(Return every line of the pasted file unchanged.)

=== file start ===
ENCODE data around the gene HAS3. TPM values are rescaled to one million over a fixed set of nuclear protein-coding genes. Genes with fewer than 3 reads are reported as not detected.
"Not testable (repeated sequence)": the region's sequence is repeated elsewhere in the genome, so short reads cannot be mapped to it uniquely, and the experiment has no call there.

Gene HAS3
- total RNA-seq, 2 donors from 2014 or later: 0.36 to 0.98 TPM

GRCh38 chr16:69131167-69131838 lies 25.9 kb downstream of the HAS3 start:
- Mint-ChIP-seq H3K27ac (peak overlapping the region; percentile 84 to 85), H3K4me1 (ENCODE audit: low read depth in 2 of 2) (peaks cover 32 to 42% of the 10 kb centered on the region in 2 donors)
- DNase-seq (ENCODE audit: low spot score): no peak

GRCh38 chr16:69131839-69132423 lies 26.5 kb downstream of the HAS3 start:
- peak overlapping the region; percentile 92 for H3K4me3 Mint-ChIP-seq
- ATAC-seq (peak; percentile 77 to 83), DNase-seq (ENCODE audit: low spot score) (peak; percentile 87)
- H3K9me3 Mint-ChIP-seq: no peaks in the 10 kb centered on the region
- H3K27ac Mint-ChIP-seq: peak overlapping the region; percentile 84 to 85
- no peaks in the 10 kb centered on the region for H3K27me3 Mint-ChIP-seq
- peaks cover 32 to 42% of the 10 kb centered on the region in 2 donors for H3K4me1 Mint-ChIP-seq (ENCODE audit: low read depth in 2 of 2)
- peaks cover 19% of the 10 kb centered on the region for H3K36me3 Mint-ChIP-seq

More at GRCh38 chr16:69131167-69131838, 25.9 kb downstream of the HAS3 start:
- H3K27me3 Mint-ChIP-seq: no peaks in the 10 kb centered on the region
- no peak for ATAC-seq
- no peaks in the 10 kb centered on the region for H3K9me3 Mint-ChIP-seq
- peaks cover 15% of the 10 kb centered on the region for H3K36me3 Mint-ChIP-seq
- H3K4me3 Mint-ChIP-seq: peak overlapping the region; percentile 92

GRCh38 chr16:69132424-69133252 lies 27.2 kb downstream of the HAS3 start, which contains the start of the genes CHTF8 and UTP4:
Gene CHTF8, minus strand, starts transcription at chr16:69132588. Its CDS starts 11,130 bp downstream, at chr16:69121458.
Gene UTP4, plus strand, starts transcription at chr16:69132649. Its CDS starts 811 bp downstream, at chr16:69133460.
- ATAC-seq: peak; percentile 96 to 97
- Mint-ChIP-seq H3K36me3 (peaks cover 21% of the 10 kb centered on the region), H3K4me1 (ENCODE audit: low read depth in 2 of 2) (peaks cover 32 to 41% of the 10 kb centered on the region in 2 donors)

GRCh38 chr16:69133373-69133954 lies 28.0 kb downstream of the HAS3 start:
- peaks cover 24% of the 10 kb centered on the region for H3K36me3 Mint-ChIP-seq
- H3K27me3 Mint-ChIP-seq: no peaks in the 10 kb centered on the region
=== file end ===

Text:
ENCODE data around the gene HAS3. TPM values are rescaled to one million over a fixed set of nuclear protein-coding genes. Genes with fewer than 3 reads are reported as not detected.
"Not testable (repeated sequence)": the region's sequence is repeated elsewhere in the genome, so short reads cannot be mapped to it uniquely, and the experiment has no call there.

Gene HAS3
- total RNA-seq, 2 donors from 2014 or later: 0.36 to 0.98 TPM

GRCh38 chr16:69131167-69131838 lies 25.9 kb downstream of the HAS3 start:
- Mint-ChIP-seq H3K27ac (peak overlapping the region; percentile 84 to 85), H3K4me1 (ENCODE audit: low read depth in 2 of 2) (peaks cover 32 to 42% of the 10 kb centered on the region in 2 donors)
- DNase-seq (ENCODE audit: low spot score): no peak

GRCh38 chr16:69131839-69132423 lies 26.5 kb downstream of the HAS3 start:
- peak overlapping the region; percentile 92 for H3K4me3 Mint-ChIP-seq
- ATAC-seq (peak; percentile 77 to 83), DNase-seq (ENCODE audit: low spot score) (peak; percentile 87)
- H3K9me3 Mint-ChIP-seq: no peaks in the 10 kb centered on the region
- H3K27ac Mint-ChIP-seq: peak overlapping the region; percentile 84 to 85
- no peaks in the 10 kb centered on the region for H3K27me3 Mint-ChIP-seq
- peaks cover 32 to 42% of the 10 kb centered on the region in 2 donors for H3K4me1 Mint-ChIP-seq (ENCODE audit: low read depth in 2 of 2)
- peaks cover 19% of the 10 kb centered on the region for H3K36me3 Mint-ChIP-seq

More at GRCh38 chr16:69131167-69131838, 25.9 kb downstream of the HAS3 start:
- H3K27me3 Mint-ChIP-seq: no peaks in the 10 kb centered on the region
- no peak for ATAC-seq
- no peaks in the 10 kb centered on the region for H3K9me3 Mint-ChIP-seq
- peaks cover 15% of the 10 kb centered on the region for H3K36me3 Mint-ChIP-seq
- H3K4me3 Mint-ChIP-seq: peak overlapping the region; percentile 92

GRCh38 chr16:69132424-69133252 lies 27.2 kb downstream of the HAS3 start, which contains the start of the genes CHTF8 and UTP4:
Gene CHTF8, minus strand, starts transcription at chr16:69132588. Its CDS starts 11,130 bp downstream, at chr16:69121458.
Gene UTP4, plus strand, starts transcription at chr16:69132649. Its CDS starts 811 bp downstream, at chr16:69133460.
- ATAC-seq: peak; percentile 96 to 97
- Mint-ChIP-seq H3K36me3 (peaks cover 21% of the 10 kb centered on the region), H3K4me1 (ENCODE audit: low read depth in 2 of 2) (peaks cover 32 to 41% of the 10 kb centered on the region in 2 donors)

GRCh38 chr16:69133373-69133954 lies 28.0 kb downstream of the HAS3 start:
- peaks cover 24% of the 10 kb centered on the region for H3K36me3 Mint-ChIP-seq
- H3K27me3 Mint-ChIP-seq: no peaks in the 10 kb centered on the region